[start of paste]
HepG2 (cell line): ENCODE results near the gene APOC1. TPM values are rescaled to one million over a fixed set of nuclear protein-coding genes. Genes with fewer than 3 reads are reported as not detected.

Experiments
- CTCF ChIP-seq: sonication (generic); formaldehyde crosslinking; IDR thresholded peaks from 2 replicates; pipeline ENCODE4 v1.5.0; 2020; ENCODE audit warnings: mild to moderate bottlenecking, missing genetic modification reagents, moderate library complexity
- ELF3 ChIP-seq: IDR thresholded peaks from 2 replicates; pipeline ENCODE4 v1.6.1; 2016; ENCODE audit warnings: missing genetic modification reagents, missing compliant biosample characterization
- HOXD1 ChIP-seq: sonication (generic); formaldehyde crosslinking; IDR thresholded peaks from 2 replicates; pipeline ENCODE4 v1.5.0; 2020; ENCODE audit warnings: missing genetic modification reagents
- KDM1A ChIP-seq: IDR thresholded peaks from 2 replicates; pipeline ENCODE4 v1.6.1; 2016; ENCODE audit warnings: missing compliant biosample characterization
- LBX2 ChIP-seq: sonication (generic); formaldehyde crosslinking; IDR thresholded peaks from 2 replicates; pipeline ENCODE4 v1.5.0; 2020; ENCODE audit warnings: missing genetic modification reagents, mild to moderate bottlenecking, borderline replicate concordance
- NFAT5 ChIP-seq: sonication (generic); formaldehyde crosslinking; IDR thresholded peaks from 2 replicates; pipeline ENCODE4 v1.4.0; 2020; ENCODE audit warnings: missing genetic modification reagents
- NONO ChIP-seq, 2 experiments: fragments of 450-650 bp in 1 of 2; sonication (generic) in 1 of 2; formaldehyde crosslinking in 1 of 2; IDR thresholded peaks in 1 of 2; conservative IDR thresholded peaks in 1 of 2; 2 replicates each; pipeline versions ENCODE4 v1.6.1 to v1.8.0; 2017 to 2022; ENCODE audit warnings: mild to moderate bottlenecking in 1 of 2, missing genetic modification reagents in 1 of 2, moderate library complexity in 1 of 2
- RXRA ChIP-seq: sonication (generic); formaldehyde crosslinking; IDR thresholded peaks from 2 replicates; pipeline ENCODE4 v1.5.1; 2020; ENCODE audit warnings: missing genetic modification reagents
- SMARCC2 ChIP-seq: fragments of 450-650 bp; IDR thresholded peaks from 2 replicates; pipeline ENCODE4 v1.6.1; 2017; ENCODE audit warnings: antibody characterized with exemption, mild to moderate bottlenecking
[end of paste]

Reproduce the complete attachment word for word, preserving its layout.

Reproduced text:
HepG2 (cell line): ENCODE results near the gene APOC1. TPM values are rescaled to one million over a fixed set of nuclear protein-coding genes. Genes with fewer than 3 reads are reported as not detected.

Experiments
- CTCF ChIP-seq: sonication (generic); formaldehyde crosslinking; IDR thresholded peaks from 2 replicates; pipeline ENCODE4 v1.5.0; 2020; ENCODE audit warnings: mild to moderate bottlenecking, missing genetic modification reagents, moderate library complexity
- ELF3 ChIP-seq: IDR thresholded peaks from 2 replicates; pipeline ENCODE4 v1.6.1; 2016; ENCODE audit warnings: missing genetic modification reagents, missing compliant biosample characterization
- HOXD1 ChIP-seq: sonication (generic); formaldehyde crosslinking; IDR thresholded peaks from 2 replicates; pipeline ENCODE4 v1.5.0; 2020; ENCODE audit warnings: missing genetic modification reagents
- KDM1A ChIP-seq: IDR thresholded peaks from 2 replicates; pipeline ENCODE4 v1.6.1; 2016; ENCODE audit warnings: missing compliant biosample characterization
- LBX2 ChIP-seq: sonication (generic); formaldehyde crosslinking; IDR thresholded peaks from 2 replicates; pipeline ENCODE4 v1.5.0; 2020; ENCODE audit warnings: missing genetic modification reagents, mild to moderate bottlenecking, borderline replicate concordance
- NFAT5 ChIP-seq: sonication (generic); formaldehyde crosslinking; IDR thresholded peaks from 2 replicates; pipeline ENCODE4 v1.4.0; 2020; ENCODE audit warnings: missing genetic modification reagents
- NONO ChIP-seq, 2 experiments: fragments of 450-650 bp in 1 of 2; sonication (generic) in 1 of 2; formaldehyde crosslinking in 1 of 2; IDR thresholded peaks in 1 of 2; conservative IDR thresholded peaks in 1 of 2; 2 replicates each; pipeline versions ENCODE4 v1.6.1 to v1.8.0; 2017 to 2022; ENCODE audit warnings: mild to moderate bottlenecking in 1 of 2, missing genetic modification reagents in 1 of 2, moderate library complexity in 1 of 2
- RXRA ChIP-seq: sonication (generic); formaldehyde crosslinking; IDR thresholded peaks from 2 replicates; pipeline ENCODE4 v1.5.1; 2020; ENCODE audit warnings: missing genetic modification reagents
- SMARCC2 ChIP-seq: fragments of 450-650 bp; IDR thresholded peaks from 2 replicates; pipeline ENCODE4 v1.6.1; 2017; ENCODE audit warnings: antibody characterized with exemption, mild to moderate bottlenecking